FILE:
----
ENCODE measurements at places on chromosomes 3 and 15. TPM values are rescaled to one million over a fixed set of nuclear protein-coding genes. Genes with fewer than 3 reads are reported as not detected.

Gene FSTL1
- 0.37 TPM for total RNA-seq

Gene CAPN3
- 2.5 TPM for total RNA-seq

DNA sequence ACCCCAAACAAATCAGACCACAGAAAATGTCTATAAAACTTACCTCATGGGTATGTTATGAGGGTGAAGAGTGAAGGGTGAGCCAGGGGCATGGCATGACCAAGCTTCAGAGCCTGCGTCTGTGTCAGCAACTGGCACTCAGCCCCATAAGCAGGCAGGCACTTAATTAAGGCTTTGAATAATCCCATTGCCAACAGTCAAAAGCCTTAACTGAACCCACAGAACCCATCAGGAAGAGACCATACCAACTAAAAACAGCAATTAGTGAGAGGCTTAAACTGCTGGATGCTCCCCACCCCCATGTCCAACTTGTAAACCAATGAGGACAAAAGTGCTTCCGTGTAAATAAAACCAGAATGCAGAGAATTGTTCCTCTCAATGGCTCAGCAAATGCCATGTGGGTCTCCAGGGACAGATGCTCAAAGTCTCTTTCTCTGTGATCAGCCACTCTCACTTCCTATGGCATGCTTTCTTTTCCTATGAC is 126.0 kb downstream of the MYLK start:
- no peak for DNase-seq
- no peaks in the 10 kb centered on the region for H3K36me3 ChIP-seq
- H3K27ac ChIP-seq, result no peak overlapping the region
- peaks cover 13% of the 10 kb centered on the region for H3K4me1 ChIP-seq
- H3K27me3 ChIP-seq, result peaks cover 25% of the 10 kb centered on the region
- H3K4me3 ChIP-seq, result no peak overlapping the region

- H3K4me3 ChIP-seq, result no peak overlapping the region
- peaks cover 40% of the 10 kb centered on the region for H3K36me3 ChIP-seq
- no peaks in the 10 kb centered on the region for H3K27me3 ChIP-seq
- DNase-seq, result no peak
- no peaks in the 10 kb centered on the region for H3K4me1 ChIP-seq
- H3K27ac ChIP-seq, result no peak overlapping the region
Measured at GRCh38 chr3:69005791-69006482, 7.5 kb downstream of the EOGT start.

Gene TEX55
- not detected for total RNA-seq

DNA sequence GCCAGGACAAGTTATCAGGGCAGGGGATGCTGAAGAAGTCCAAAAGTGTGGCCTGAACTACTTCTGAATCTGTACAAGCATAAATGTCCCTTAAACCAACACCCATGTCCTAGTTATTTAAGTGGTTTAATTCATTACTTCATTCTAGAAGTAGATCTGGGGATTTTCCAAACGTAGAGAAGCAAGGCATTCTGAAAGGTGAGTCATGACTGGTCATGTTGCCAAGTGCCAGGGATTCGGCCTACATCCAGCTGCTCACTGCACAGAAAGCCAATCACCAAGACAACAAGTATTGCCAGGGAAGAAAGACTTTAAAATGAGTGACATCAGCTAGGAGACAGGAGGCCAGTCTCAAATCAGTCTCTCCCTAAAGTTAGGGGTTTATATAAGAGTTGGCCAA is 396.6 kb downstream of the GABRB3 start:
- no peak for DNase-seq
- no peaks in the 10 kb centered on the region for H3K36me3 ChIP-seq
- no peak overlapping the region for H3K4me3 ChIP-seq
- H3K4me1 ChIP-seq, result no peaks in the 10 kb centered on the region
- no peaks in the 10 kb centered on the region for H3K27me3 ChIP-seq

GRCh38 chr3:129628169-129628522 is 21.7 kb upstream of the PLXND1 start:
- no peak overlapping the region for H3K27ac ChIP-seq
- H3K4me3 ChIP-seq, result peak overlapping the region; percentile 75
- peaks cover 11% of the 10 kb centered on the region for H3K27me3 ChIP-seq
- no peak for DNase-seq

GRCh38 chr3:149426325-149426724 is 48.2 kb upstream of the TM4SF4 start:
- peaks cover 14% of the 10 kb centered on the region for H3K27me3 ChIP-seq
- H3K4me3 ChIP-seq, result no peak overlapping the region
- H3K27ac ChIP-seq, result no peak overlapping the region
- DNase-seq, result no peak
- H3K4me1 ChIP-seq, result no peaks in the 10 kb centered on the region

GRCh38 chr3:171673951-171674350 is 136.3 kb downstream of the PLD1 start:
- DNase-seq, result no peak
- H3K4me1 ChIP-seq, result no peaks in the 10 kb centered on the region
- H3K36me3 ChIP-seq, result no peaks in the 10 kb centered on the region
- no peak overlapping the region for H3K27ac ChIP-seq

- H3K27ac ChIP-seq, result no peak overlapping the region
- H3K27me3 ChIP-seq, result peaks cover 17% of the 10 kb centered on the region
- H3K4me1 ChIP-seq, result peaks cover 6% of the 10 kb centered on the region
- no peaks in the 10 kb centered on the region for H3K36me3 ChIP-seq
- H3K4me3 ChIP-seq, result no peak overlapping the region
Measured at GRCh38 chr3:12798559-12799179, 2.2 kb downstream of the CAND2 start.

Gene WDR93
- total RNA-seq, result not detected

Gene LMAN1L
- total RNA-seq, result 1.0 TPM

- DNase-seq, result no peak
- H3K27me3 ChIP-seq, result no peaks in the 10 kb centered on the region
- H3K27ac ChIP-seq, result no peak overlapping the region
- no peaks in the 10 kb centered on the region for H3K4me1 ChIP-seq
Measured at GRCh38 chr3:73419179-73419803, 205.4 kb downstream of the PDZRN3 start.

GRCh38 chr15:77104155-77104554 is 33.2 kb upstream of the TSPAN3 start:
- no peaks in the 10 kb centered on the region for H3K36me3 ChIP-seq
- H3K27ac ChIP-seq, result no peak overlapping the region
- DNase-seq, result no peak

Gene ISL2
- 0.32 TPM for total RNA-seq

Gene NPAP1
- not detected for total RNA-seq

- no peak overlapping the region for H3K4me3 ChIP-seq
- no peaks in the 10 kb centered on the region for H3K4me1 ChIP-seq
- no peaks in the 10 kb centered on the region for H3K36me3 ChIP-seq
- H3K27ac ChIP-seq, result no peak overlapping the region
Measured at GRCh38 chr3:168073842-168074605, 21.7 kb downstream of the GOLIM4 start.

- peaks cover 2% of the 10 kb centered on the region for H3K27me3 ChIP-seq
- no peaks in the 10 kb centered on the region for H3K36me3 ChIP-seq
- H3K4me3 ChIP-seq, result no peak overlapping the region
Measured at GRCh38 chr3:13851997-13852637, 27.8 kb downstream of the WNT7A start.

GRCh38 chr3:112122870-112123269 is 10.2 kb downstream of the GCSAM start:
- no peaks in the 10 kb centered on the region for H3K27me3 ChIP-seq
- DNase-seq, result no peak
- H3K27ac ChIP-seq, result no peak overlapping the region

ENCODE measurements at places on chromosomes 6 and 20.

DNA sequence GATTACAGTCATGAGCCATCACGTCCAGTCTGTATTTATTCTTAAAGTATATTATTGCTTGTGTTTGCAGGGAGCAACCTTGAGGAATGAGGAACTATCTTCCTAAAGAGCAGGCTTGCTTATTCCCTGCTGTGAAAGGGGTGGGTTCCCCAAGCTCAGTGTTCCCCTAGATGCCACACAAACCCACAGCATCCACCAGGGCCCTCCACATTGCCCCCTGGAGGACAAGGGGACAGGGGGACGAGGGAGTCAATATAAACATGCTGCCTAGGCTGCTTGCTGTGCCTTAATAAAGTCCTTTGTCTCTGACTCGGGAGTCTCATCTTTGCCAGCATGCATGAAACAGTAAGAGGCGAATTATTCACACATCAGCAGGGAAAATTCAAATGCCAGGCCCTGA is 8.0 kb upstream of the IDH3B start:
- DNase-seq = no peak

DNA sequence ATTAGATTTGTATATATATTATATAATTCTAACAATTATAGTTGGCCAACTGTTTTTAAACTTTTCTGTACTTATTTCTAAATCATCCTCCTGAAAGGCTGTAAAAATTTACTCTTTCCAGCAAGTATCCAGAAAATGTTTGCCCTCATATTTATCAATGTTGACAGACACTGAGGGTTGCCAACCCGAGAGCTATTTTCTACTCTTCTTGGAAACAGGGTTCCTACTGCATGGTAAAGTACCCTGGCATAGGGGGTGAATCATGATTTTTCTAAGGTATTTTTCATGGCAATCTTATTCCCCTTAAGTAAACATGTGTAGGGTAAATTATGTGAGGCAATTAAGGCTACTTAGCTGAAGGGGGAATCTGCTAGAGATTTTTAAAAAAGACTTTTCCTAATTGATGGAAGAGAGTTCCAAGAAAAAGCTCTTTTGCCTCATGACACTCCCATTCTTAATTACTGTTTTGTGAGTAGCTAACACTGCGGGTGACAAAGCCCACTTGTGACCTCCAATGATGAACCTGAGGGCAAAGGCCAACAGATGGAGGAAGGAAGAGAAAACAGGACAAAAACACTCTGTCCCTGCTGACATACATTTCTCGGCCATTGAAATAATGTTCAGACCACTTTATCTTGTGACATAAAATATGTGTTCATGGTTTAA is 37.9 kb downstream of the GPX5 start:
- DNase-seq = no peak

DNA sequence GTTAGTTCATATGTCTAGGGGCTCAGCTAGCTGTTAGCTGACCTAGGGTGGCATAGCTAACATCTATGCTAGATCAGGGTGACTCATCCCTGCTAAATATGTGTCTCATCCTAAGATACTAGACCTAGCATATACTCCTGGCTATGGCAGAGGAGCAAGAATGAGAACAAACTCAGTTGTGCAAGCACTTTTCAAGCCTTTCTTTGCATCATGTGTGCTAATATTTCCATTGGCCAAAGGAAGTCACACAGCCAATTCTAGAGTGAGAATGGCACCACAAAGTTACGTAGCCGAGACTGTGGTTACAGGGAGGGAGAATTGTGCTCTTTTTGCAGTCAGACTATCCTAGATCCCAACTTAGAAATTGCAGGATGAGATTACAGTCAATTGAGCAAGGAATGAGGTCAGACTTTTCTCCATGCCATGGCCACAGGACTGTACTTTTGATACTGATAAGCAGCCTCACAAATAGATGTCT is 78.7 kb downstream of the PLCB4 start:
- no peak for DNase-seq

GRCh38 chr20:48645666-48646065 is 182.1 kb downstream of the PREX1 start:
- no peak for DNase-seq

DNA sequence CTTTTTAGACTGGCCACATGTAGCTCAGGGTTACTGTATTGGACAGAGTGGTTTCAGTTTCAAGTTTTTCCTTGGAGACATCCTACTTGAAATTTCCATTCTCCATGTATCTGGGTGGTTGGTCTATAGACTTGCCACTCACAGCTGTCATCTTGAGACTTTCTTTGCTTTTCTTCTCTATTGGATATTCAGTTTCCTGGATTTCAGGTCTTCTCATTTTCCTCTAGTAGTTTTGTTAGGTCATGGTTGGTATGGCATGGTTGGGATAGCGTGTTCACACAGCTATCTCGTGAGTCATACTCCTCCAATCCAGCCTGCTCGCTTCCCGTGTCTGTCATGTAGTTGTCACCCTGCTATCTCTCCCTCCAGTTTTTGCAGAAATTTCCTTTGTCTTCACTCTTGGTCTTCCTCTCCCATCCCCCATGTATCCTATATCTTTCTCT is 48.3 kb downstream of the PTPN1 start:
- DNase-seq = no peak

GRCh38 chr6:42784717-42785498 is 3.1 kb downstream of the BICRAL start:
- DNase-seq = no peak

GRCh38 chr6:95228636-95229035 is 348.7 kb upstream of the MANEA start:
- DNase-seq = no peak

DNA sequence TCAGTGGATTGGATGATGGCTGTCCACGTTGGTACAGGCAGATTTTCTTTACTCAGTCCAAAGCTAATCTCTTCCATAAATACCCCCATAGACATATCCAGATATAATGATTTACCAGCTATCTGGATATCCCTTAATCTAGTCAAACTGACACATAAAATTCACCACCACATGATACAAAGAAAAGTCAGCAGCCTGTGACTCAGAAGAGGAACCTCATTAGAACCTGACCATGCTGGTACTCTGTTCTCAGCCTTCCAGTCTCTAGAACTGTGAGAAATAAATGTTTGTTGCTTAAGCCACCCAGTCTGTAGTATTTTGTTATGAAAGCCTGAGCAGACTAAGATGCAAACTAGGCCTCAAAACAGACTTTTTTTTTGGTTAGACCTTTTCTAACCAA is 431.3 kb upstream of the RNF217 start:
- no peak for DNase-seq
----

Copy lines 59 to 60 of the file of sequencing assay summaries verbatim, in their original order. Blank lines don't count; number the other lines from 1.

GRCh38 chr15:77104155-77104554 is 33.2 kb upstream of the TSPAN3 start:
- no peaks in the 10 kb centered on the region for H3K36me3 ChIP-seq